exterior building daytime
COURTESY © STEVE PEIXOTTO

A Children’s Center at Stanford University Provides an Alternative to Traditional Preschool

Dorman Associates eschews garish colors and cartoon characters in the design of a parent cooperative preschool at Stanford University.

The Children’s Center of the Stanford Community eloquently illustrates the idea that architecture that engages children doesn’t have to be modeled on Disneyland. “We struggle a lot with buildings that are too commercial or too large,” says architect Chris Dorman, whose eponymous firm, Dorman Associates, has created numerous childcare and preschool facilities over the past 20 years. “The residential scale is what children are familiar with, and we’re trying to mimic that scale so they can feel nurtured in the building.”

The $15 million, 18,500-square-foot facility was commissioned by the university and accommodates more than 230 Stanford-affiliated youngsters ranging from 8 weeks to 5 years old. Run by an independent nonprofit, the school operates as a parent cooperative, providing an alternative to traditional preschool. The center’s design also offers an alternative to the campus’s Richardsonian Romanesque architecture, marked by hefty sandstone walls and red tile roofs, which have led to many beige buildings with red accents. Instead the center takes cues from a neighboring historic cottage with white board-and-batten siding. The three long buildings are also composed of contemporary shed-like volumes clad in natural cedar.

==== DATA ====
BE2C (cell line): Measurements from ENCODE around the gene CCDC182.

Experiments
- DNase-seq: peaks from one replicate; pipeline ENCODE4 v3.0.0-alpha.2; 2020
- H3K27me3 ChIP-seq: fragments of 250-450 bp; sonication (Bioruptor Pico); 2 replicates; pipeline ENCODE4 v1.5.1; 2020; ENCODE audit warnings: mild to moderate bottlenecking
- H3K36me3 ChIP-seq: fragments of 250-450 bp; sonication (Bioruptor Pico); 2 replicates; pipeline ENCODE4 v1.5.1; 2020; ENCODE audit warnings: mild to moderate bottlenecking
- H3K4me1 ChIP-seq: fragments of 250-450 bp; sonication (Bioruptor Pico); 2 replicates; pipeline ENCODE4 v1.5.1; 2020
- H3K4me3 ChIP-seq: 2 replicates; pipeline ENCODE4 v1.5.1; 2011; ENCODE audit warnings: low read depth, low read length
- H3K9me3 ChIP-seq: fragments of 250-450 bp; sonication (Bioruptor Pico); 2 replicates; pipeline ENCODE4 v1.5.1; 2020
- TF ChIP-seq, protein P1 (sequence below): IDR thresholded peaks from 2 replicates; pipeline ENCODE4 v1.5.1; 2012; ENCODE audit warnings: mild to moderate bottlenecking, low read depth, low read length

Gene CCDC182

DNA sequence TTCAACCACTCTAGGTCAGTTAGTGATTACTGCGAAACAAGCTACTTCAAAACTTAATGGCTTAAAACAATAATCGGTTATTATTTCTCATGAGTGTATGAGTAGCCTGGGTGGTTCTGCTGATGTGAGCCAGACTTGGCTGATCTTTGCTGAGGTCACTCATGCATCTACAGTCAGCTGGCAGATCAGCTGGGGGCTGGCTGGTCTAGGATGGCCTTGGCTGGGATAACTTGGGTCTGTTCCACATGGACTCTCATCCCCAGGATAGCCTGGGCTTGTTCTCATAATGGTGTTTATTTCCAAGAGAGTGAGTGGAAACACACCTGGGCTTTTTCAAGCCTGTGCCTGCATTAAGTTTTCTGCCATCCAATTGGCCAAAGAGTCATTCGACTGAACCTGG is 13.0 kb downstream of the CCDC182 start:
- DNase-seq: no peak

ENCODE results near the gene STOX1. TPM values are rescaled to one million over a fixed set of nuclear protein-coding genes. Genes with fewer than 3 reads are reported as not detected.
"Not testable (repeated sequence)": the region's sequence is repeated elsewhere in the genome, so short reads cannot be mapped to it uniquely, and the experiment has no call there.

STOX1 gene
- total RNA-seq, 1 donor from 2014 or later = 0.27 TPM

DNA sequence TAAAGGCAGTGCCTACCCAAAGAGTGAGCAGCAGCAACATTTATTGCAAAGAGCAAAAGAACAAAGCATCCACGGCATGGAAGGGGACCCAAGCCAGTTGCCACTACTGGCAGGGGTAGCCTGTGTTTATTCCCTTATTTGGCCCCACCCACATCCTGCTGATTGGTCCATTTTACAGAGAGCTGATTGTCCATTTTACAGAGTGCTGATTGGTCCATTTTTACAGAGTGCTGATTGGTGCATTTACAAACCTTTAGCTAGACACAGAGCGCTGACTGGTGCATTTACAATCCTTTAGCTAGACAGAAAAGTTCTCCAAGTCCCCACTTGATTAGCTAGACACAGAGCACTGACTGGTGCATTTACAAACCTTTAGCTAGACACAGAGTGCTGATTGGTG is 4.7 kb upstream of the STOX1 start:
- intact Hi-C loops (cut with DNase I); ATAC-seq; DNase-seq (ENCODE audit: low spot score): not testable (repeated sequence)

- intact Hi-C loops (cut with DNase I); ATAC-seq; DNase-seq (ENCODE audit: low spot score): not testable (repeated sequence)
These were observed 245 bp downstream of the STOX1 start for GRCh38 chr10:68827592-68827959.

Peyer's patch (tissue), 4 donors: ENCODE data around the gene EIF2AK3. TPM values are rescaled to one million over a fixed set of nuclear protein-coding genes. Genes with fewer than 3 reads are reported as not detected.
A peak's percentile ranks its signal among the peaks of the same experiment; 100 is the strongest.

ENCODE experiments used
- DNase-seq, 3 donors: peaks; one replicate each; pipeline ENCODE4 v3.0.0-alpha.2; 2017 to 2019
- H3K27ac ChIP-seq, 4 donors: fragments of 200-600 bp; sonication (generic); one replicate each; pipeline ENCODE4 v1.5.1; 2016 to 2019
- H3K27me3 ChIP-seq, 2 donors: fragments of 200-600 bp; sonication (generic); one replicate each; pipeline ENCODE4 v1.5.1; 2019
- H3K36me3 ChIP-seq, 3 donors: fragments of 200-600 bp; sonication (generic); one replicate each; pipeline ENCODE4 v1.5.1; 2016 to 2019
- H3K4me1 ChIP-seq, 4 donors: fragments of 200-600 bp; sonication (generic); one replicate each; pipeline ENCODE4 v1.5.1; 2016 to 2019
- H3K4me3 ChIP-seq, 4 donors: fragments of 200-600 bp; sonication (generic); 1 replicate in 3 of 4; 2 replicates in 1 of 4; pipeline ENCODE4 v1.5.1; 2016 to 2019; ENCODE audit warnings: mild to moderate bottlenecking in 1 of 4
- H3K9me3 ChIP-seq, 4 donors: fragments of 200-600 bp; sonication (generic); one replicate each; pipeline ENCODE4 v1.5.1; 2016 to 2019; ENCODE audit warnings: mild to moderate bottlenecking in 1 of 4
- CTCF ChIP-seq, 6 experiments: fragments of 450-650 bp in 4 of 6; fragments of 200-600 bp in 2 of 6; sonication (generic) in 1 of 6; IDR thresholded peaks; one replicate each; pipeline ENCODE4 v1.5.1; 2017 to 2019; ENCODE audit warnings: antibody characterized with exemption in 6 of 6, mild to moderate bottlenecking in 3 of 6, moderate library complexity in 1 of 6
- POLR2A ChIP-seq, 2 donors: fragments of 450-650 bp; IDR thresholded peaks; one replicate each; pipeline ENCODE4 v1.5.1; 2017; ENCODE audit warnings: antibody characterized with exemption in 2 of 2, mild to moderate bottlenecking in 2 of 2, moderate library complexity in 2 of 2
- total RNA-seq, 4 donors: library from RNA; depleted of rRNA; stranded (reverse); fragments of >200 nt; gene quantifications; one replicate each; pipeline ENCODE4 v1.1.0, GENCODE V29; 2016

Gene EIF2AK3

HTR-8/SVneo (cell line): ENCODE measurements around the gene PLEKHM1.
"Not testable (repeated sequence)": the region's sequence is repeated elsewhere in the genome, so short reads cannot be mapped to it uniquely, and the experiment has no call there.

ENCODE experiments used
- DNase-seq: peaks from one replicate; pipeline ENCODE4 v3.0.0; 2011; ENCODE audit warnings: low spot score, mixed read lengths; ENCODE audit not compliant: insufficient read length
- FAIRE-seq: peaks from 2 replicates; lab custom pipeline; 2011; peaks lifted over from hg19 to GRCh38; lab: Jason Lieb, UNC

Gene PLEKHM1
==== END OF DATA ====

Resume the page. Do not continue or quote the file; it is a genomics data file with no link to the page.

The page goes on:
“For a long time, childcare was neglected architecturally, but bringing good design to children is important,”

Chris Dorman, principal, Dorman Associates
Daycare interior with green walls and wooden furniture
COURTESY © STEVE PEIXOTTO

On the three-acre site, the design team created multiple buildings that jog around mature blue oak and Chinese elm trees to maximize outdoor play space and natural shade. In lieu of specifying traditional playground equipment, the architects brought in Miller Company Landscape Architects to design “natural playgrounds,” tailored to suit various age groups. An outdoor kitchen provides teachers with an area to conduct demonstration cooking classes.

Indoors, daylight filters through clerestories and sliding glass doors. (However, the infant nap area is designed so it can be readily dimmed.) To give the teachers more agency to design their own environments, the architects gave the classrooms mostly white walls, adding touches of color inspired by native flowers to create a visual identity for each group of classrooms. “For a long time, childcare was neglected architecturally, but bringing good design to children is important,” says Dorman

More from Metropolis

Daycare interior with pink walls ad wooden furniture
COURTESY © STEVE PEIXOTTO

Would you like to comment on this article? Send your thoughts to: [email protected]

Latest